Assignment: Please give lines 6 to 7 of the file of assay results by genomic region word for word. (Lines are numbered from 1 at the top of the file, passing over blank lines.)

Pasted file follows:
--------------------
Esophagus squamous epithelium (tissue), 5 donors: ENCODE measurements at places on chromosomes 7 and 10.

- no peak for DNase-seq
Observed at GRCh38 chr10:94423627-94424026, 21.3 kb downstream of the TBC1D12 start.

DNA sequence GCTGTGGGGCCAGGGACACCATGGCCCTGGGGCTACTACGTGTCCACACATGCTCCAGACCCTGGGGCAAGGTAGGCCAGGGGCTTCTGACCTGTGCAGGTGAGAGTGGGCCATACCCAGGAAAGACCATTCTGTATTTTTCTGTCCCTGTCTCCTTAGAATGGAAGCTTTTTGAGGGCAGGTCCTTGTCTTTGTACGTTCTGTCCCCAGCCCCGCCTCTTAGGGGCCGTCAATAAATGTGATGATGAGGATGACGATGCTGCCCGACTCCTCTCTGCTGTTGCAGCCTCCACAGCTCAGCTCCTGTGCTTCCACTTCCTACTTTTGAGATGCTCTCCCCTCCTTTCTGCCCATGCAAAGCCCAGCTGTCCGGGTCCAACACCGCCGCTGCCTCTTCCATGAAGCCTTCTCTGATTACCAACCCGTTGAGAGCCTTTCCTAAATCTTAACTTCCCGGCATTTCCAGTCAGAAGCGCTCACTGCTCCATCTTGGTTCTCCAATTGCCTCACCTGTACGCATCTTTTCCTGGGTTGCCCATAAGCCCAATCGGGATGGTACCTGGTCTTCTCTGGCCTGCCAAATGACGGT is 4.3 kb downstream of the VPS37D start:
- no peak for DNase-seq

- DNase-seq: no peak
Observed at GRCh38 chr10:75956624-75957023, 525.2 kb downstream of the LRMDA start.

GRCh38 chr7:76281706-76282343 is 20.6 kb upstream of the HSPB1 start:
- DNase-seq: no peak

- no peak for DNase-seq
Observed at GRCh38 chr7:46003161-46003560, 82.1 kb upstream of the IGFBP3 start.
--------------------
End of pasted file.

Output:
- DNase-seq: no peak
Observed at GRCh38 chr10:75956624-75957023, 525.2 kb downstream of the LRMDA start.